- Research article
- Open Access
B cell depletion in diffuse progressive systemic sclerosis: safety, skin score modification and IL-6 modulation in an up to thirty-six months follow-up open-label trial
Arthritis Research & Therapy volume 12, Article number: R54 (2010)
An over-expression of CD19 has been shown in B cells of systemic sclerosis (SSc) and B cells are thought to contribute to the induction of skin fibrosis in the tight skin mouse model. The aim was to define the outcome on safety and the change in skin score after rituximab therapy in SSc patients and to correlate the clinical characteristics with the levels of interleukin (IL)-6 and with the immune cell infiltrate detected by immunohistochemistry.
Nine patients with SSc with mean age 40.9 ± 11.1 years were treated with anti-CD20, 1 g at time 0 and after 14 days. Skin biopsy was performed at baseline and during the follow-up. B-cell activating factor (BAFF) and IL-6 levels were also determined at the follow-up times.
After 6 months patients presented a median decrease of the skin score of 43.3% (range 21.1-64.0%), and a decrease in disease activity index and disease severity index. IL-6 levels decreased permanently during the follow up. After treatment, a complete depletion of peripheral blood B cells was observed in all but 2 patients. Only 3 patients presented CD20 positive cells in the biopsy of the involved skin at baseline.
Anti-CD20 treatment has been well tolerated and SSc patients experienced an improvement of the skin score and of clinical symptoms. The clear fall in IL-6 levels could contribute to the skin fibrosis improvement, while the presence of B cells in the skin seems to be irrelevant with respect to the outcome after B cell depletion.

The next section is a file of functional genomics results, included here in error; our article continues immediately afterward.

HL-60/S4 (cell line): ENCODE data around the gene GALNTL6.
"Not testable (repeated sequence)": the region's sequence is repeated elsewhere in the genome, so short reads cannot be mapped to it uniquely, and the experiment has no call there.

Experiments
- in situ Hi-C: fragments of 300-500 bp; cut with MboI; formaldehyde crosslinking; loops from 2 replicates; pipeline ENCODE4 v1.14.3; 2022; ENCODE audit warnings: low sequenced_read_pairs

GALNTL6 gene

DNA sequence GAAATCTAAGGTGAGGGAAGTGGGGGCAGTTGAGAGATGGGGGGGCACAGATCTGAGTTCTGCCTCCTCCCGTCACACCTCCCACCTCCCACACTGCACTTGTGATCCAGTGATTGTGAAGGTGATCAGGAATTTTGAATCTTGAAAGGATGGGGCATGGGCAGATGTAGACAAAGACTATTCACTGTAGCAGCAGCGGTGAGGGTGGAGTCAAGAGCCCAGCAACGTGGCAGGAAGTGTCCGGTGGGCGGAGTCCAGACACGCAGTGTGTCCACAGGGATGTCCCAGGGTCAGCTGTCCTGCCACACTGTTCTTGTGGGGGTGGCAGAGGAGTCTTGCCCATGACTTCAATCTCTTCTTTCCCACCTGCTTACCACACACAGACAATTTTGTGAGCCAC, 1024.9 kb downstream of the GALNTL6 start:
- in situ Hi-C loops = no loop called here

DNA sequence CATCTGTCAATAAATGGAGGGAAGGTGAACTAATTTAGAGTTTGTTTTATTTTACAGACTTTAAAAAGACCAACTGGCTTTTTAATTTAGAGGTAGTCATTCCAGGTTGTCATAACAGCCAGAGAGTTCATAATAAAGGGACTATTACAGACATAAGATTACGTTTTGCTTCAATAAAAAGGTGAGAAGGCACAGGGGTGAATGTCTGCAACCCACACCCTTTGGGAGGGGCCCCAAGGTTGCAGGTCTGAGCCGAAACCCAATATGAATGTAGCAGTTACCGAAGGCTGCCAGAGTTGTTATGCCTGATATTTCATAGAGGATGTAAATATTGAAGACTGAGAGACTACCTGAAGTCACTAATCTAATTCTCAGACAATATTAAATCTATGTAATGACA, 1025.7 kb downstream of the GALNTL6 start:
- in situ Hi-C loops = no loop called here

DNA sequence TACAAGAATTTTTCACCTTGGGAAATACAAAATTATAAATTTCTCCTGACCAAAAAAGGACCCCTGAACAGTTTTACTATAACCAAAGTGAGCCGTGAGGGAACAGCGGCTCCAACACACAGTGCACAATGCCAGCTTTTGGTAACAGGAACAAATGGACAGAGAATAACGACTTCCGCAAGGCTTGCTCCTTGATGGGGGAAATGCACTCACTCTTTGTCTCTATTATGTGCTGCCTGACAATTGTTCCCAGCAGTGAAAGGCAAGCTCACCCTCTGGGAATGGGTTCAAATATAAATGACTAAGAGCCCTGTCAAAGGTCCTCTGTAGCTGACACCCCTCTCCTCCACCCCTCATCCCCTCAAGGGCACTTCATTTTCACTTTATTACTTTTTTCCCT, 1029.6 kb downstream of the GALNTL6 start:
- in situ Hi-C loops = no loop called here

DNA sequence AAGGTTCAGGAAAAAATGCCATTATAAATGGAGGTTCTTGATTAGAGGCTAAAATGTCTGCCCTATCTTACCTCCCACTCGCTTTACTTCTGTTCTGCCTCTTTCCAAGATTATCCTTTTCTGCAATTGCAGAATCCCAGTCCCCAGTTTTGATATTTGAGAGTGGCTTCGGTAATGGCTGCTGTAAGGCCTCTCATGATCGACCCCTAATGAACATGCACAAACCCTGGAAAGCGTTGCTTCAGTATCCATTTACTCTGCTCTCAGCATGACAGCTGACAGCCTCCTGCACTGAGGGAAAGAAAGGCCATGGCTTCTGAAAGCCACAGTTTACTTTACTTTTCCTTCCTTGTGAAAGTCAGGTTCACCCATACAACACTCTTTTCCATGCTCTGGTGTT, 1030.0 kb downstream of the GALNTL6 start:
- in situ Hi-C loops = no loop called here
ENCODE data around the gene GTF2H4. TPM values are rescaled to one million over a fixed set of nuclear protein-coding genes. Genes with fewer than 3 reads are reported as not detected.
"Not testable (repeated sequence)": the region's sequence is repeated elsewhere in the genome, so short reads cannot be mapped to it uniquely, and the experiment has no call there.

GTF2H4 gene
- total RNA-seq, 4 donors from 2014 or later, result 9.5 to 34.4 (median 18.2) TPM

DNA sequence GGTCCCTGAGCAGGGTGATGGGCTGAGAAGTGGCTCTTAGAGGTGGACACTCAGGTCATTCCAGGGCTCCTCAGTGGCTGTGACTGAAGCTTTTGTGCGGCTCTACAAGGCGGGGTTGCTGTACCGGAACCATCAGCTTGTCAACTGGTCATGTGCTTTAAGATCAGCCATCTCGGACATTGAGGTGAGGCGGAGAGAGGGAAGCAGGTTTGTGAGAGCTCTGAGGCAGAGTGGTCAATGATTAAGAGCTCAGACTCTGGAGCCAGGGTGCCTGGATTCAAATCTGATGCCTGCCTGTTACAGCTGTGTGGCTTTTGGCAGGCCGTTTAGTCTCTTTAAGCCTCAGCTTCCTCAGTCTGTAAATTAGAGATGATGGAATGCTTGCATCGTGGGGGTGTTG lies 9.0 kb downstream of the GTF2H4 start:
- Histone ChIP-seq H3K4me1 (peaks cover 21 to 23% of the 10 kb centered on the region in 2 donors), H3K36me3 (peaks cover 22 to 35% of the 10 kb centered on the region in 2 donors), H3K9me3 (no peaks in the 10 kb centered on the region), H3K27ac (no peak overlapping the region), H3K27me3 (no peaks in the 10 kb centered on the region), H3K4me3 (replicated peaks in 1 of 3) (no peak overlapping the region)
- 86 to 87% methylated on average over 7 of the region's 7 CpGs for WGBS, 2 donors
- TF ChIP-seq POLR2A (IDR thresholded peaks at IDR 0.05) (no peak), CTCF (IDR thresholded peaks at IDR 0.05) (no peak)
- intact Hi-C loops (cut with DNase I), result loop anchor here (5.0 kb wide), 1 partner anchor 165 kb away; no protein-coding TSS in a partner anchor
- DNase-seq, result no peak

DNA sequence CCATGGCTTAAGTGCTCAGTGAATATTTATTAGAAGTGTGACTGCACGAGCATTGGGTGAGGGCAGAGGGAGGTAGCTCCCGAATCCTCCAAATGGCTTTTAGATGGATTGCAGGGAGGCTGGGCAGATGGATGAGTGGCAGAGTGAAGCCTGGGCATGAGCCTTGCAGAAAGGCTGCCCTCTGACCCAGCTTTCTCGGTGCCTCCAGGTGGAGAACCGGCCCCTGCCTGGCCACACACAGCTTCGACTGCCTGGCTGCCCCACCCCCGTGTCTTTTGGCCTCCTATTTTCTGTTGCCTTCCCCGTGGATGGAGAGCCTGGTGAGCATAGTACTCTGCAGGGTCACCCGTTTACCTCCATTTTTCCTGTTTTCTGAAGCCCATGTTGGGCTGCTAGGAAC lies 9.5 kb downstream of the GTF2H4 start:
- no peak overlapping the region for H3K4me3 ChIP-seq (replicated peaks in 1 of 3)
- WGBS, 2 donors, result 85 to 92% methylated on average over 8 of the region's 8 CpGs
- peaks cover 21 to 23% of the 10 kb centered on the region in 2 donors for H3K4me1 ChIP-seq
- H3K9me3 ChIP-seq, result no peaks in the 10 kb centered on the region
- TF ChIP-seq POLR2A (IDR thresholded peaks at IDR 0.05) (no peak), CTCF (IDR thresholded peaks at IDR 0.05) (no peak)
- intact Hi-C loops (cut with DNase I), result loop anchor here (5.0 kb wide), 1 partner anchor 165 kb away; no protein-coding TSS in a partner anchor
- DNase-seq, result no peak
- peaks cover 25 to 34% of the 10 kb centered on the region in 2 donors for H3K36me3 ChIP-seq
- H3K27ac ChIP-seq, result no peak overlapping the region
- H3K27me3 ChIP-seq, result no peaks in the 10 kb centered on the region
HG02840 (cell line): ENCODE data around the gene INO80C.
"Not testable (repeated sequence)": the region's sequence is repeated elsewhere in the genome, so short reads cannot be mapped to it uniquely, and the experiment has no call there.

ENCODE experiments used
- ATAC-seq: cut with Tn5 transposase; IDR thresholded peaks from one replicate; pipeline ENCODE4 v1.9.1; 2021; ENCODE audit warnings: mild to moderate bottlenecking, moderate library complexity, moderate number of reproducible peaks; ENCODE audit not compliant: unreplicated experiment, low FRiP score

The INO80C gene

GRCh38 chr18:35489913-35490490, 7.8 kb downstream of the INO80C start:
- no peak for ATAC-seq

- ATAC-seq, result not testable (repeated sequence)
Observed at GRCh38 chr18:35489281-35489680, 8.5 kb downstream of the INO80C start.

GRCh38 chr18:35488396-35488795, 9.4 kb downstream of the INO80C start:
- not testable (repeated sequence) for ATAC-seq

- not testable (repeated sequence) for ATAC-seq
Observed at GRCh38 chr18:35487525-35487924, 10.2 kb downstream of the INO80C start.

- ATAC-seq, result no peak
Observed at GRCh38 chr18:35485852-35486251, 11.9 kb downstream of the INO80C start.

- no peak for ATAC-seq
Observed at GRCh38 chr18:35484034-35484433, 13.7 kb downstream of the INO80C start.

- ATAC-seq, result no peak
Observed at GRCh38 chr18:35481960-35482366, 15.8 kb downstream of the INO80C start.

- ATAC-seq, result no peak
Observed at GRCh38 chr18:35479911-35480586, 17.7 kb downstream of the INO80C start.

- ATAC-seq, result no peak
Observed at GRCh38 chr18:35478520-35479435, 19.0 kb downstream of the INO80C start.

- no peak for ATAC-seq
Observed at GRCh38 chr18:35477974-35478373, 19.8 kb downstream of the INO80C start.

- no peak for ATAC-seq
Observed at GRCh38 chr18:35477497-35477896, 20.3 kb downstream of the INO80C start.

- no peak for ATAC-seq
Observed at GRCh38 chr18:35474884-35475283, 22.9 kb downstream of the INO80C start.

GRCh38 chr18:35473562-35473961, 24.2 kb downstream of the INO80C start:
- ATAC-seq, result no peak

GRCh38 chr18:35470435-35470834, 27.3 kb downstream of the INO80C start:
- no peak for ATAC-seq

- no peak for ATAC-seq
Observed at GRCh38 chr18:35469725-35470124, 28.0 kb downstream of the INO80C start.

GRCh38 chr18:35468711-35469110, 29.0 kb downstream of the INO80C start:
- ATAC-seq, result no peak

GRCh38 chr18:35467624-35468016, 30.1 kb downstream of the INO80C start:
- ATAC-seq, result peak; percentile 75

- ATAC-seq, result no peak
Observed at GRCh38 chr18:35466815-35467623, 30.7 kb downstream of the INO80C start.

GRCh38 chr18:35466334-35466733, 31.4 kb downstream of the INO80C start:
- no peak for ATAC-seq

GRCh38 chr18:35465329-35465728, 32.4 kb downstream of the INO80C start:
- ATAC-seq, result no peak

Although the pathogenesis of systemic sclerosis (SSc) remains unknown, the B cell abnormalities characterized by autoantibody production , hyper-γ-globulinemia and polyclonal B cell hyperactivity  are thought to play an important role in the disease. It has been previously described that SSc patients have distinct abnormalities of blood homeostasis and B cell compartments, characterized by expanded naïve cells and activated, but diminished, memory B cells . Furthermore, the expression of CD19, a critical signal transduction molecule of B cells that regulates autoantibody production, is significantly increased in memory and naïve B cells in SSc patients [3, 4]. Analysis of DNA microarrays of cutaneous biopsies from diffuse SSc (dSSc) patients demonstrated a higher expression of clusters of genes of CD20-positive cells .
In the tight-skin mice, a genetic model of human SSc, the CD19 signaling pathway appeared to be constitutively activated [6, 7] and the loss of CD19 expression significantly up-regulated surface IgM expression, completely abrogated hyper-γ-globulinemia and autoantibody production, and also inhibited IL-6 production . Additionally, in this animal model, the down-regulation of B cell function led to a decrease in skin fibrosis during the disease onset . Likewise, in a bleomycin-induced SSc mouse model, another animal model that shares many characteristics with human SSc, CD19 deficiency inhibited the development of skin and lung fibrosis, hyper-γ-globulinemia, and autoantibody production . Thus, B cells could have a relevant impact on the development of fibrotic changes as reported in the mouse scleroderma models [6–9] and also in CCl4-induced liver injury, in an antibody- and T cell-independent manner .